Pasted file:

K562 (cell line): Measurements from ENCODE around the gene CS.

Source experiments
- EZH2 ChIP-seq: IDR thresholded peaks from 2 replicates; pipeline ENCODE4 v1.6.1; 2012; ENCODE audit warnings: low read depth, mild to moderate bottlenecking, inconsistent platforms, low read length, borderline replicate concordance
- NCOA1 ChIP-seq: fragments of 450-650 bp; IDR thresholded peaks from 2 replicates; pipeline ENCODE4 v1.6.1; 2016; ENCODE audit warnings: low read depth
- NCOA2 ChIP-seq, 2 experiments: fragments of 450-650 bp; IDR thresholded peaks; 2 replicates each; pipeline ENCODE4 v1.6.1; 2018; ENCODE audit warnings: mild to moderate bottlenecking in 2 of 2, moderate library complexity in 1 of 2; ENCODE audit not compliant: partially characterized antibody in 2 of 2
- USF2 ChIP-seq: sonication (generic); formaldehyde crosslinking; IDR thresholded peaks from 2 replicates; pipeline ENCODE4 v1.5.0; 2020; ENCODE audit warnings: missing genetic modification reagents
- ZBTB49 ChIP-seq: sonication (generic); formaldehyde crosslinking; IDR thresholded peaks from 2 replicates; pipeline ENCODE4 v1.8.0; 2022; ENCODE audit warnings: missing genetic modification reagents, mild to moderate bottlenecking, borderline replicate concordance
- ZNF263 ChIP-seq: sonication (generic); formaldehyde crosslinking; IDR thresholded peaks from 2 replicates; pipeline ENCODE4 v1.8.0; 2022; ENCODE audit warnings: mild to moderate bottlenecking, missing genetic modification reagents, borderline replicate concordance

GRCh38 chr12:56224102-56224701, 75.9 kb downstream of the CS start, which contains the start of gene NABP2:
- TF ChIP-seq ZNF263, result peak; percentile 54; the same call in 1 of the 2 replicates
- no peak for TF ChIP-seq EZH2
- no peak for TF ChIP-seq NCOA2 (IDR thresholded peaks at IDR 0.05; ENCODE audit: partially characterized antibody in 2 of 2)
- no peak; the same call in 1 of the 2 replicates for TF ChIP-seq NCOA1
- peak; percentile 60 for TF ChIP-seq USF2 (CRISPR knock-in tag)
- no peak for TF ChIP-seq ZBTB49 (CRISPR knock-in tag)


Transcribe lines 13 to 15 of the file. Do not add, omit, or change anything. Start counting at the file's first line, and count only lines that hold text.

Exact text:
- no peak; the same call in 1 of the 2 replicates for TF ChIP-seq NCOA1
- peak; percentile 60 for TF ChIP-seq USF2 (CRISPR knock-in tag)
- no peak for TF ChIP-seq ZBTB49 (CRISPR knock-in tag)